7 Wildfire Facts

Recent years have had record-breaking, wildfire seasons – especially on the west coast of North America. British Columbia has lost over 2.86 million (yes million!) acres to deforestation from wildfires while totals are at over 1 million acres for California in the U.S., with another 1-2 million combined in Oregon, Washington, Montana, and surrounding states. Below you can also checkout our video on why California has so many fire, which was part of our State of California video series.

And this is just a part of the overall story, as the wildfires are raging in many regions around the world, including Brazil, Indonesia, Zambia, Greenland and many, many more (here is a forest fires map).


Taiga or Boreal Forest


About 90% of wildfires in the United States are started by humans.

Temperate Rainforest


In a non-human world, wildfires would mostly be started by lightning strikes.


Recycling Paper


On average, more than 100,000 wildfires clear 4-5 million acres (1.6-2 million hectares) of land in the U.S. every year. In recent years, wildfires have burned up to 9 million acres (3.6 million hectares) of land.


Sea water


It takes an average of 2-4 years after a wildfire before reforestation efforts can begin. Saplings simply wouldn’t survive until the soil has begun to naturally replenish, can absorb water, and can support new life. It also takes time to mobilize resources for large-scale reforestation.



Increases in the cost of battling active wildfires have greatly reduced the budgets available for prevention, which creates a domino effect of worsening conditions.

Ocean Thermal Energy


Climate change, as predicted, is fueling longer, stronger, and quicker-to-start wildfires.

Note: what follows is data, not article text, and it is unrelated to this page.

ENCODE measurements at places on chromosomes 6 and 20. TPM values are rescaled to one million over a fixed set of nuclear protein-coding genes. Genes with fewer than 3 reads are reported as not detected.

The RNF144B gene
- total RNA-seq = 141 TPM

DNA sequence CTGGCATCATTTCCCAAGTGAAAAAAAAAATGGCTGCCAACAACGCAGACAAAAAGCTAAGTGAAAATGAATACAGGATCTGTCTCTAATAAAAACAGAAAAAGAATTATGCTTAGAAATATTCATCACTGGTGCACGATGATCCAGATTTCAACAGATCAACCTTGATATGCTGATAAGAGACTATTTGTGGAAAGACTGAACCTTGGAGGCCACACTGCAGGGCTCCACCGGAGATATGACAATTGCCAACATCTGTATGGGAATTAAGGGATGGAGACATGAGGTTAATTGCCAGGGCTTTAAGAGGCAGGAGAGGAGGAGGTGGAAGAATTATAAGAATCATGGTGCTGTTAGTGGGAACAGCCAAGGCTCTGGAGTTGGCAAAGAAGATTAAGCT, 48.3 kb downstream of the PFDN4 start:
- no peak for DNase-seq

Aluminum cans


After wildfires, pioneer species of plants and fungus are the first to colonize the damaged ecosystem, beginning a chain of ecological succession that leads to biodiversity and stability. When this happens, it is a sign that reforestation can begin in order to hasten recovery.


What is One Tree Planted doing, and can you help?

We’re connecting with our partners on the ground to establish viable reforestation projects when the recently affected regions are ready for planting. This includes Cal Fire, the Department of Forestry and Fire Protection in California.

Planting trees in the areas that are ready for saplings now, including California, Oregon, British Columbia, Colorado, and Indonesia. Exploring ways to fund initiatives that are complementary to planting trees, such as education programs. And exploring more on-the-ground partnerships in the states or countries where we do not have them yet.

You can help today by planting trees to support forest fire recovery!

How Do Trees Grow?

The last year has been one for the record books, and things may never be quite the same. But while the world was gripped by the Covid-19 pandemic, we couldn’t help but feel inspired by the way the global community came together to address the crisis. People everywhere masked up, worked from home, learned how to use Zoom, gained new appreciation for essential workers, spent holidays away from loved ones, and did what they could to help and support each other.

Health and safety were of paramount importance, and we at One Tree Planted worked together with our planting partners to ensure that everyone was taking the necessary precautions to reduce the spread of the virus. But while we were all affected in both our personal lives and professional environments, we couldn’t help but make the connection to the health of our planet.